2. Severely-disabled-person-centered social movement
Severely disabled persons such as quadriplegic have various needs. Once they join, PWD organizations can indicate needs that reflect whole needs of society.
In developing countries, persons with relatively mild disabilities, such as, paraplegic with spine cord injury or amputation, have taken initiative of PWD organizations and focused mostly on job creation. Once severely disabled persons become the core of organizations, however, they will expand needs from organizations. Their needs cover, such as, disability pension, personal assistance service in community, medical care, accessible transportations and facilities, or arrangement of accessible education and employment. Effort of single IL center cannot realize these needs. Large social movement under collaboration of organizations is necessary to lobby governments.
3. Establishment of IL center in Japan with support from Japan council on independent living centers (JIL)
Some prefectures in Japan have not had IL center yet. To establish IL center in these prefectures, JIL took following strategy. At first, it had supports from local residents and looked for a few severely disabled persons who need personal assistance. JIL interviewed them and selected a person who was willing to join movement to support not only him/herself but also other PWDs. Selected person then sought for personal assistants and had training at model IL center in Tokyo to study philosophy of IL and knowledge to establish a center.
At the initial stage of his/her independent living in community, JIL paid for personal assistants and informed necessary arrangement for employment to establish IL center. Then, he/she negotiated with public administration for public support to personal assistance service. JIL continuously consulted to him/her for establishment of IL center with utilization of income from dispatch of personal assistants.
With this strategy, JIL successfully assisted the establishment of 70 IL centers in Japan from 2000 to 2003.
We expect PWD organizations in developing countries seek for severely disabled persons as the core member of IL center at first. PWD organization arranges conditions of independent living of a severely disabled person by looking for personal assistants and a house based upon his/her needs. It also seeks for financial supports from both private and public for rent and living expenses. The goal of this activity is the establishment of personal assistance service system with public support and acquisition of subsidies for operation of IL center.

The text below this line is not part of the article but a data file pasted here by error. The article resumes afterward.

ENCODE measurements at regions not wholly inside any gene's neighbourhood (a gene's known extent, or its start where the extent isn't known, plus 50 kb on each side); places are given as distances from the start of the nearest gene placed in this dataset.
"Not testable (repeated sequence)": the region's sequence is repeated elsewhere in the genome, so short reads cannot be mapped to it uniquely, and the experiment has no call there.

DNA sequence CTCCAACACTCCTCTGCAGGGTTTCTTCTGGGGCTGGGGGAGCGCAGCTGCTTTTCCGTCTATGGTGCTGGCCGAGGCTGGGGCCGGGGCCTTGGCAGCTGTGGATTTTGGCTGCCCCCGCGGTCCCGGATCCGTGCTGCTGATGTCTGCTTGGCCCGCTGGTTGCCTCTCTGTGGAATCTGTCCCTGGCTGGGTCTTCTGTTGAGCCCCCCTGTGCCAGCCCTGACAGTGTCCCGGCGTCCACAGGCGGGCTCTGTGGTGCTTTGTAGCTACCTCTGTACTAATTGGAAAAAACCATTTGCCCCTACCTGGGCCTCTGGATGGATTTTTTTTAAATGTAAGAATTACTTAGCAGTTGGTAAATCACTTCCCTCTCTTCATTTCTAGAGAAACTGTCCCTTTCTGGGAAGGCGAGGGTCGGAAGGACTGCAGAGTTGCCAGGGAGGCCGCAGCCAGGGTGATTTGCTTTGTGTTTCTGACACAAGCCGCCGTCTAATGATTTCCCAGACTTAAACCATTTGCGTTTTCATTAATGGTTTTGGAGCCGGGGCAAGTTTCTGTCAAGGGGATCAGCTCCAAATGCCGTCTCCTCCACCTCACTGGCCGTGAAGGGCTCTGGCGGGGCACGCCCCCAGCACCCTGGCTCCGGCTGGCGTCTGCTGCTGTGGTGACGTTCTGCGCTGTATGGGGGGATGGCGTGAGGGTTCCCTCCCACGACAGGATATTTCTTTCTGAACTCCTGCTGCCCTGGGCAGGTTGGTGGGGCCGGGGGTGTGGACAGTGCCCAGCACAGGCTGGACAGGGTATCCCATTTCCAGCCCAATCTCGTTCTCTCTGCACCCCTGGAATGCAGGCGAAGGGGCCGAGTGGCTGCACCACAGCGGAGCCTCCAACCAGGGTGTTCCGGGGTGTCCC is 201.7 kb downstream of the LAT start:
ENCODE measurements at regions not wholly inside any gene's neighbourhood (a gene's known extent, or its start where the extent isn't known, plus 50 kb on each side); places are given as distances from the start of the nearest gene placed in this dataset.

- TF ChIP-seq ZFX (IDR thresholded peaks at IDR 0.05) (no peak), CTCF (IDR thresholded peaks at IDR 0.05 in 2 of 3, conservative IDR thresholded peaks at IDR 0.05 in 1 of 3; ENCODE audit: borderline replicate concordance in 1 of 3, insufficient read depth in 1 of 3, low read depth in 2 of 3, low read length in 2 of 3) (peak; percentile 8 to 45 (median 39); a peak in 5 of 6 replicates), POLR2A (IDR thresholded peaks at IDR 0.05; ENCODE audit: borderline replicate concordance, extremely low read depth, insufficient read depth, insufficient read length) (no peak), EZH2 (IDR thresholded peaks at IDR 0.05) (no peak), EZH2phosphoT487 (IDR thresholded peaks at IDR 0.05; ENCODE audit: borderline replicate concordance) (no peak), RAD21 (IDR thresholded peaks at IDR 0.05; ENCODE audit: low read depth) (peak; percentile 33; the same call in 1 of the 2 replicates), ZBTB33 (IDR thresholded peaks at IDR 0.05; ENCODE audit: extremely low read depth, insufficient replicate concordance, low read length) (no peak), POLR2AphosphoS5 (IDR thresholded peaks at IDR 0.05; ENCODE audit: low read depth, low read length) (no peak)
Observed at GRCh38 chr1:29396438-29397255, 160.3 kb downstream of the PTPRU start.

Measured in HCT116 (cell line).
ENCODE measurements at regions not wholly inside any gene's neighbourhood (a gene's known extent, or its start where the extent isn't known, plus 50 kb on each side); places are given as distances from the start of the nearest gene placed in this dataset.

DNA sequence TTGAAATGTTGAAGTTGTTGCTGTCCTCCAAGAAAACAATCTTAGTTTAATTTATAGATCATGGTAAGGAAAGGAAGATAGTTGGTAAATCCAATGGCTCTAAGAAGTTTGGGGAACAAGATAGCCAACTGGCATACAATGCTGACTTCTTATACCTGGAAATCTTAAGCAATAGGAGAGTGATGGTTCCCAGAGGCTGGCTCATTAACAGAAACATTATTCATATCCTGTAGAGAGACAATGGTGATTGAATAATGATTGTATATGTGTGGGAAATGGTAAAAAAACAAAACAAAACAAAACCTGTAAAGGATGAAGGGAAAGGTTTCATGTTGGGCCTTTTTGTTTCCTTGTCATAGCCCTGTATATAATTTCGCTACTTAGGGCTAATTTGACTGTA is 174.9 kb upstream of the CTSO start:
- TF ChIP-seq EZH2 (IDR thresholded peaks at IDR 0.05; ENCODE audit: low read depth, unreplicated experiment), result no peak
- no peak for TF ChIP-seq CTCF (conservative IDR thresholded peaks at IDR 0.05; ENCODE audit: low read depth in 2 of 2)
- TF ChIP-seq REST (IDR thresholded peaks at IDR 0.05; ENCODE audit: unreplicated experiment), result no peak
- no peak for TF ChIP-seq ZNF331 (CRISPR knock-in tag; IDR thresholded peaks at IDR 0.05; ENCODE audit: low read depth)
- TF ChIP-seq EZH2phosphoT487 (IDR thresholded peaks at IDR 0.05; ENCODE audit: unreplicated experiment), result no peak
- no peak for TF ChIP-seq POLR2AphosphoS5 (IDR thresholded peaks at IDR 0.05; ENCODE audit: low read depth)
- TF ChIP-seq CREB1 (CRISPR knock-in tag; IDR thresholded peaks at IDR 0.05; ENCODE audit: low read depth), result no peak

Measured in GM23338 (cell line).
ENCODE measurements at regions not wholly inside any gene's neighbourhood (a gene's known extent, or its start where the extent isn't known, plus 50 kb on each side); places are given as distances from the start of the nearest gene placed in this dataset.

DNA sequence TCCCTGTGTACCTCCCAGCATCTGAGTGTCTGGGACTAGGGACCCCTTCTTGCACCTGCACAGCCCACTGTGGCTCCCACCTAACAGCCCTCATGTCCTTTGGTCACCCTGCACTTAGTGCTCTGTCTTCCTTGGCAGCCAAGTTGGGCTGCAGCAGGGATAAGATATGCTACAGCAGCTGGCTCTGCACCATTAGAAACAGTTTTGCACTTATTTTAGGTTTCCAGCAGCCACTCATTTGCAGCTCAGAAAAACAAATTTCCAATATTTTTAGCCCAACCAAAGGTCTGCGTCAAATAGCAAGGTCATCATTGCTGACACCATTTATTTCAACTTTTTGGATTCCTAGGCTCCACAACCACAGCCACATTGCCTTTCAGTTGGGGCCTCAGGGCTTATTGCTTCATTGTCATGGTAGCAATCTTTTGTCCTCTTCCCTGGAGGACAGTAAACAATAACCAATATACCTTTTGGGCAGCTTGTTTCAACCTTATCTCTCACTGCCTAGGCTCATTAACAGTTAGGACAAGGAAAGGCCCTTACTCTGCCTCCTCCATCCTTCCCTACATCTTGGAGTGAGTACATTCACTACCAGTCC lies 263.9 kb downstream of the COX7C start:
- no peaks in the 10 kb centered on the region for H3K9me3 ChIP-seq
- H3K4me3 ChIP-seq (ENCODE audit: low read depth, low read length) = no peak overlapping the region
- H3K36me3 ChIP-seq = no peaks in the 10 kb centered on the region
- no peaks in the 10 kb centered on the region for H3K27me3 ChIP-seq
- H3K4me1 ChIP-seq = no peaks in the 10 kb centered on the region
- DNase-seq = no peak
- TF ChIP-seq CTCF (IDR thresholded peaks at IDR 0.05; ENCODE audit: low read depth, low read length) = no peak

Supporters will be very excited if they see the change of awareness of family and community members towards PWDs and shift of public administrations focus from institutions to community living.
II. Mechanisms and Patters in the Development of IL in Asia
1. Single support model
In Korea, we implemented support for establishment of independent living center in following process:
(1) At the time of RI Asia Bloc Conference in Seoul in 1997, I interviewed leaders from three disability-related organizations to seek for the partner for establishment of IL center. Organization for orthopedic disability – the largest one among three – still had institution-oriented stance and also controlled by parents of users. Organization for persons with cerebral palsy is managed by medical expert and would hardly be user-centered. Only Jengnip Center for Rehabilitation and Independence had PWD president and PWD-majority steering committee. This organization had also dispatched its staffs twice to IL centers in the United States.
After the interview, Jengnip Center was selected as the partner to establish first IL center in Korea.
(2) In 1998, Human Care Association and Jengnip Center organized the First Independent Living Seminar in Seoul. Human Care dispatched me and other staff as speakers of the seminar. Jengnip Center took in charge of public relations and gathered 300 participants. It also selected 20 PWD trainees for 5-day workshop which was held after the seminar.
This first IL seminar in Seoul gathered wide attention. Not only PWDs but also city officials and experts participated into the seminar and exposed to the concept of IL. In the seminar, I used role-play with a case of disabled couples whose parents did not understand their marriage. Participants could recognize significance of self-decision and IL center. Some of them were strongly moved by the seminar and burst into tears. After the seminar, 20 PWDs organized IL Center Study Group and held the meeting once in a month.